Through CPD partnerships, various Peak to Peak faculty mentored induction teachers from partner schools, facilitated workshops, and provided consulting in areas such as curriculum development and K-12 vertical alignment.  When surveyed as to their experiences, the faculty response was entirely positive and expressed appreciation for the professional development opportunities, citing specific examples of how their work with partner schools directly contributed to their own metacognitive reflection and resulted in increased instructional mastery in their own classrooms. 

    2011
    As a result of the successful pilot year, the board approved the Center for Professional Development (CPD) as a permanent entity to provide external induction and professional development services to partner organizations, in addition to continuing to provide internal professional development at Peak to Peak.     

    Principals surveyed faculty about their internal professional development needs.  The feedback from the K-12 staff was analyzed and combined with the identified goals of the leadership team in order to revise the Tiered Professional Development plan for 2011-12.  The following changes were implemented:

        • provide breakfast and lunch on PD days
        • eliminate mandatory summer reading for Tiers 2, 3, & 4
        • move mandatory after-school workshops to PD Days
        • create meeting time for Service Council on PD days
        • add more time for Response to Intervention on Early Releases
        • make induction workshop scheduling more predictable
        • add PLC support specifically for Tier 2 teachers
        • customize PD plans for Tier 4+ teachers

     

     2012
    Given the complexities of the CPD’s work providing leadership opportunities for Peak to Peak faculty as well as serving partner schools, the board and administration concluded that it no longer made logistical or financial sense to separate internal and external professional development provided to and by Peak to Peak faculty, and began categorizing all professional development under the CPD umbrella.

    Once again, faculty was surveyed about their internal professional development needs.  The feedback from the K-12 staff was analyzed and combined with the identified goals of the leadership team in order to revise the Tiered Professional Development plan for 2012-13.  The following changes were implemented:

        • creating time for K-12 teacher-led task forces on PD days
        • adding video self-observation expectations for Tiers 2-4
        • adding new PLC options
        • adding one-on-one instructional coaching opportunities
        • adding optional wellness sessions at the end of PD days
        • eliminating mandatory peer coaching for Tiers 2 & 3

    The CPD continued to focus on providing quality internal professional development, as well as solicit partner schools to create professional development leadership opportunities for Peak to Peak faculty and generate revenue for the school.  The CPD also entered into a memorandum of understanding to explore a pilot partnership with the Institute for Professional Excellence in Coaching (iPEC), in order to provide faculty gratis opportunities for educational leadership coaching in return for Peak to Peak hosting coach training events on the school’s campus.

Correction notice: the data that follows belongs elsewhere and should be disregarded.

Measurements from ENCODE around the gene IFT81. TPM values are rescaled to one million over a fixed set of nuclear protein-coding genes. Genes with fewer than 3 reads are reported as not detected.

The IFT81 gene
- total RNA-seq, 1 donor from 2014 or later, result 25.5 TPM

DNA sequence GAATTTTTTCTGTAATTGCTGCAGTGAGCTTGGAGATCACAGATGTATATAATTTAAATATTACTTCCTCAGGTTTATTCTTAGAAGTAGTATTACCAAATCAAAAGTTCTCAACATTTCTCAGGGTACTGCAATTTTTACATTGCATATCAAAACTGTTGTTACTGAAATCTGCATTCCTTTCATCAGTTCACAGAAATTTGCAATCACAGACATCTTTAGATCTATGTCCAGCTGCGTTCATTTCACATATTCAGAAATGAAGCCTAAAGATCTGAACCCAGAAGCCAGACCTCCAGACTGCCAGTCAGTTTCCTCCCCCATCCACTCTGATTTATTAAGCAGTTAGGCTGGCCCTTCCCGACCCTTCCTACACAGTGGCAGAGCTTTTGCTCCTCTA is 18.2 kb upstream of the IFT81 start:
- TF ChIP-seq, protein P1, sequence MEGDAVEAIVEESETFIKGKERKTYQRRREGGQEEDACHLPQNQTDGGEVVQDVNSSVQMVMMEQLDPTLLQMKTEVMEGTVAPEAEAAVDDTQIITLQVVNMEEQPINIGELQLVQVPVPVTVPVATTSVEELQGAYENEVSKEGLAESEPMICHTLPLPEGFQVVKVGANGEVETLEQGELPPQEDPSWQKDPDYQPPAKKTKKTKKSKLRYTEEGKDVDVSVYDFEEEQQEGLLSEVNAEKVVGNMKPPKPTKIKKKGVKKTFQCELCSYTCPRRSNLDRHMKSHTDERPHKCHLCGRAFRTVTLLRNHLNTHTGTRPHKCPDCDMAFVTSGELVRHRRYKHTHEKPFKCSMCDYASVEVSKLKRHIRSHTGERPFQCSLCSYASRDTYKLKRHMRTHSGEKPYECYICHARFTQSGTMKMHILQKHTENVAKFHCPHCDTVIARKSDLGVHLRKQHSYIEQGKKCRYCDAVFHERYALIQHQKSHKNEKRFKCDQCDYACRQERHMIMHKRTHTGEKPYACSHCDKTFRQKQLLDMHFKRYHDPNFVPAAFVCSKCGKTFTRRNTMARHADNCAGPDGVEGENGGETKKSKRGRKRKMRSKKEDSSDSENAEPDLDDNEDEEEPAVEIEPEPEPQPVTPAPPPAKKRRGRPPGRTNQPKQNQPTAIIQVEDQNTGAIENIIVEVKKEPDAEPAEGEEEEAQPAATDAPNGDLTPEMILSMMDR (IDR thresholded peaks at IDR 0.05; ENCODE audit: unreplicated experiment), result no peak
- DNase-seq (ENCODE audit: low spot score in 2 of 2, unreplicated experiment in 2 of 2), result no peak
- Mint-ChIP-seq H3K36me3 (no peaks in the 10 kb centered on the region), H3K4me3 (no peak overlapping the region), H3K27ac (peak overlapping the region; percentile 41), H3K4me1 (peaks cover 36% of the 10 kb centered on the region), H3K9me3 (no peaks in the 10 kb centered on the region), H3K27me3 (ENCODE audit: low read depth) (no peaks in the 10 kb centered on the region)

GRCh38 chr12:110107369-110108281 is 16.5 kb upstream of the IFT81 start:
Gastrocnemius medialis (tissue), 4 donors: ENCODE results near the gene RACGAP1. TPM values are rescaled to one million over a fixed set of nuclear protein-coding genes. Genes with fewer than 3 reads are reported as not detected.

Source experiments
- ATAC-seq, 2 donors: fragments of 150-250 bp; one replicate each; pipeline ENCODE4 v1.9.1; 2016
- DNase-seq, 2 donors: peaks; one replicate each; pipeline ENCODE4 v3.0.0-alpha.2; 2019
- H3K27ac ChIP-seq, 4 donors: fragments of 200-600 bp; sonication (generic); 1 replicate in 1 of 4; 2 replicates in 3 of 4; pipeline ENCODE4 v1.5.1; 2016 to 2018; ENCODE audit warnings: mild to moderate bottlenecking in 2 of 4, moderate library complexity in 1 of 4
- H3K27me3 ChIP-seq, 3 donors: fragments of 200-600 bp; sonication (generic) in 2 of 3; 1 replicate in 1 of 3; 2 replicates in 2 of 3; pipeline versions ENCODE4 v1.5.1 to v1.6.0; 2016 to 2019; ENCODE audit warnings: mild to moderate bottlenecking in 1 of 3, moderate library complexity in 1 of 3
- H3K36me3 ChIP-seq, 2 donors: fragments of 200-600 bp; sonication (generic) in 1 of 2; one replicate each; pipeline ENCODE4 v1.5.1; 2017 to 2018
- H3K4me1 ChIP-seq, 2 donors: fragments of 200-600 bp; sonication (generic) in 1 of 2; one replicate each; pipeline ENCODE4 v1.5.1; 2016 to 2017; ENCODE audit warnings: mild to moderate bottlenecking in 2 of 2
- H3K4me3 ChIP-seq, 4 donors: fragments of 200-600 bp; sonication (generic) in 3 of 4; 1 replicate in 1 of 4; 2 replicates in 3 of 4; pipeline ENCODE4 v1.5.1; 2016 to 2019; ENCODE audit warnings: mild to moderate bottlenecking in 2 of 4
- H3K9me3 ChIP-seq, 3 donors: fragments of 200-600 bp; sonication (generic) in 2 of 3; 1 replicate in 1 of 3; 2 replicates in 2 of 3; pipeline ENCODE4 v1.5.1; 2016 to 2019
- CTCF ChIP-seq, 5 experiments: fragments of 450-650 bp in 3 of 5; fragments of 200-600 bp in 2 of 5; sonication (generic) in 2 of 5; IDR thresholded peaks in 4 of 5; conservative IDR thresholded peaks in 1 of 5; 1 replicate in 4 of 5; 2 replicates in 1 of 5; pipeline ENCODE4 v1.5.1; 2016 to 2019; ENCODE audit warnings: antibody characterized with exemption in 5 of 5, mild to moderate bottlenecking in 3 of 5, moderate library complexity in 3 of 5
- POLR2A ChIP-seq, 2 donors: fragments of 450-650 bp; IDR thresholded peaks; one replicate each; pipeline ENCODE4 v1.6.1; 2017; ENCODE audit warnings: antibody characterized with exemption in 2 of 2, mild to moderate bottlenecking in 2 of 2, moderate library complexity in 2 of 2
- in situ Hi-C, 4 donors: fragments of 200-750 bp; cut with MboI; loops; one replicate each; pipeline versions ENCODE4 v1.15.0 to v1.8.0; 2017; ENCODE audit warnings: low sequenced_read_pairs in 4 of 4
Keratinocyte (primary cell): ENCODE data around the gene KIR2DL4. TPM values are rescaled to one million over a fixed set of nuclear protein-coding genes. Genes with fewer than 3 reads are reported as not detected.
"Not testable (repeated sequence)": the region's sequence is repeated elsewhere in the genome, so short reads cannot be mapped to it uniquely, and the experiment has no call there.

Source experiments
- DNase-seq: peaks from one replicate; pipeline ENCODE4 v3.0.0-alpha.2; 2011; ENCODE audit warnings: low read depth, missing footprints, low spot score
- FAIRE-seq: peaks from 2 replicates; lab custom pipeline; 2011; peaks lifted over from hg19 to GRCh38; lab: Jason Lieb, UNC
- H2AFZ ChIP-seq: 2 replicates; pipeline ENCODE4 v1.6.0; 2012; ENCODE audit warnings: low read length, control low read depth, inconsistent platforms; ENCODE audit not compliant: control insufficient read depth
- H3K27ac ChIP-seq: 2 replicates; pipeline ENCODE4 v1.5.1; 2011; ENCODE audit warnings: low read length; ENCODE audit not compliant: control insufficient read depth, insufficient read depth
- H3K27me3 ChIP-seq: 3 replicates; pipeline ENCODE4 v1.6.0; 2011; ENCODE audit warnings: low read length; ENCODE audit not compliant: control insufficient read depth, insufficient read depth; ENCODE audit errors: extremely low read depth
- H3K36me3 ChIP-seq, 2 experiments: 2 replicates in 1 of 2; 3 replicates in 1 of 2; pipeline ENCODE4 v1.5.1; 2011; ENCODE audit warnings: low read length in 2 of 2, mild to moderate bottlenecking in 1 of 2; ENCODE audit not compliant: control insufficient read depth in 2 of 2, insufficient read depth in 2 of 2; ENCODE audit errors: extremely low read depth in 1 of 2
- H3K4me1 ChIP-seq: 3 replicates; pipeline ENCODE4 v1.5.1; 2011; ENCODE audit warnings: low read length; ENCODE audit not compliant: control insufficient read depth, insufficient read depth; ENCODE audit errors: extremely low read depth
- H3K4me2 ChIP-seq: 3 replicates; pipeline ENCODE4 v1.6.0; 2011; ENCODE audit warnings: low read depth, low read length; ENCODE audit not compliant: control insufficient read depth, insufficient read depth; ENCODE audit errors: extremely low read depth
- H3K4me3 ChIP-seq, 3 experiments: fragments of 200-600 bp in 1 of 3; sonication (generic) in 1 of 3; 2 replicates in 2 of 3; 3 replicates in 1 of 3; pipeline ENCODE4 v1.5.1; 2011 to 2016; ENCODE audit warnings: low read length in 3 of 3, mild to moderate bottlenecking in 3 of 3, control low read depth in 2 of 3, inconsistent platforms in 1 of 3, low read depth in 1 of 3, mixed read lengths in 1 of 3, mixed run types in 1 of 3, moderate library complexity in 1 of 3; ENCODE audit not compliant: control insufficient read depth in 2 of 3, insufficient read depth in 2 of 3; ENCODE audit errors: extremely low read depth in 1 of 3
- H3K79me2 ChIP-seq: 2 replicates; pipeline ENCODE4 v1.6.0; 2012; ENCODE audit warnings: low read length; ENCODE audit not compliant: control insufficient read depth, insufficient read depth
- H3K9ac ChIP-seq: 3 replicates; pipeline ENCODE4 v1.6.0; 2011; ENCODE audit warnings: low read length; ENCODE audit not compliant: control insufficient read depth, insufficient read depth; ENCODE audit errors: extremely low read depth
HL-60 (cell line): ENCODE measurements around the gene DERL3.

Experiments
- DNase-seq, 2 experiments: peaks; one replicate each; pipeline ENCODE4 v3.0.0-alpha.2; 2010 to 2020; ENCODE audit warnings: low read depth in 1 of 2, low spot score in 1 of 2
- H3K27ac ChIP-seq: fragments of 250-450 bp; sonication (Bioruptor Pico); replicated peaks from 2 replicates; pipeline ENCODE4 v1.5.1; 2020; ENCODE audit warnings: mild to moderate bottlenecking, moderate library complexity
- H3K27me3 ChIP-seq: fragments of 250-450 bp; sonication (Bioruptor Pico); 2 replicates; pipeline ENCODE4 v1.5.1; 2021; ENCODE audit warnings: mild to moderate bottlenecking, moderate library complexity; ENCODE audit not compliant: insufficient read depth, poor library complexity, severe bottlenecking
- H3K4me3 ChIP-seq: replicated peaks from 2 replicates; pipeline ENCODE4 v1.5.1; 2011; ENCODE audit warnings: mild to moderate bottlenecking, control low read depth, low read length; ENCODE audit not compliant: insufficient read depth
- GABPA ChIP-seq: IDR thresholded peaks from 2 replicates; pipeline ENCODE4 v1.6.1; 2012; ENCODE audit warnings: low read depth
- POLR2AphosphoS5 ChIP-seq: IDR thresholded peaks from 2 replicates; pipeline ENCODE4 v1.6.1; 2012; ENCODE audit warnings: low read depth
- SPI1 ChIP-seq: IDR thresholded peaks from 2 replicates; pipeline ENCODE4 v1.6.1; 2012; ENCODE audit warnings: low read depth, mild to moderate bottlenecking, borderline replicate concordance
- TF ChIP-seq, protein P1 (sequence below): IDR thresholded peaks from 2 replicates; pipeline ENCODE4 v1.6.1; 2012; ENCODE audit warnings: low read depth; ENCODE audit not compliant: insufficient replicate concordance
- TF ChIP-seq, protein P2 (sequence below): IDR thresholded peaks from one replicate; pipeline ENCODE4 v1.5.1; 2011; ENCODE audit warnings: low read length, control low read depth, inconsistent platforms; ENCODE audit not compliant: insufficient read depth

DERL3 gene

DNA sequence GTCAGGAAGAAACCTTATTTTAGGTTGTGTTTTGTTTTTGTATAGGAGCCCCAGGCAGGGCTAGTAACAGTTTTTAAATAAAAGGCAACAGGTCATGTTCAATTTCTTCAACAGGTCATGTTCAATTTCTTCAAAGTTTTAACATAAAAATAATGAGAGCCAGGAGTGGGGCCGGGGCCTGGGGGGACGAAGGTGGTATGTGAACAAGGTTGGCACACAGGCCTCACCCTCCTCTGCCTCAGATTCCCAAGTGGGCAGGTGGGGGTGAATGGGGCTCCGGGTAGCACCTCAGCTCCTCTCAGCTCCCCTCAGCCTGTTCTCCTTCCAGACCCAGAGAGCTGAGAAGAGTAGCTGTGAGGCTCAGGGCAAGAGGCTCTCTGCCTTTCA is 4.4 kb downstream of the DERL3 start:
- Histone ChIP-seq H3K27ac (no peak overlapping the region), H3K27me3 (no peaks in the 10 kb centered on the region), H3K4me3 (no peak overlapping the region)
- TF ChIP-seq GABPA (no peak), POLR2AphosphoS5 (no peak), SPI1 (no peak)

2013
    In 2012-13, the board of directors convened a CPD subcommittee that met during the fall and winter to discuss end-of-year net revenue options as well as CPD communication with stakeholders.  As a result of those meetings, the subcommittee clarified that the CPD’s first priority is to address Peak to Peak teachers’ professional development needs.  The threshold for the KPI relating to the CPD’s external partnerships is intentionally set at “positive net revenue” in order to account for years where internal needs may outweigh capacity for external partnerships.  The subcommittee recommended that in years when the CPD generates surplus revenue, the Education Leadership Team should meet in June to determine how the excess professional development funds be allocated and administered to qualified staff.  Because the amount of excess revenue may vary widely from year to year, the subcommittee advised against trying to create a one-year-fits-all process, and recommended approaching each year individually, depending on internal professional development needs assessments and the amount of funding available. 

    The pilot coaching program offered in collaboration with the Institute for Professional Excellence in Coaching ultimately resulted in the recommendation not to continue the relationship with iPEC and to focus efforts on other ways to provide professional development around coaching and leadership.  In the spring, the CPD facilitated a 12-hour series of coaching workshops offered on campus and attended by administrators from both Peak to Peak and other schools. 

    To keep Peak to Peak’s master teachers engaged in their own professional development, as well as raise the profile of the school, the CPD placed a new emphasis on encouraging faculty and staff to present sessions at professional conferences.  As a result, record numbers of Peak to Peak staff facilitated workshops on diverse instructional and operational topics at the following local and national conferences:   

        • Charter District Cooperative National Conference
        • Colorado Council International Reading Association Conference
        • Colorado Council of Teachers of Mathematics Conference
        • Colorado League of Charter Schools Conference
        • Intel International Science and Engineering Fair & Symposium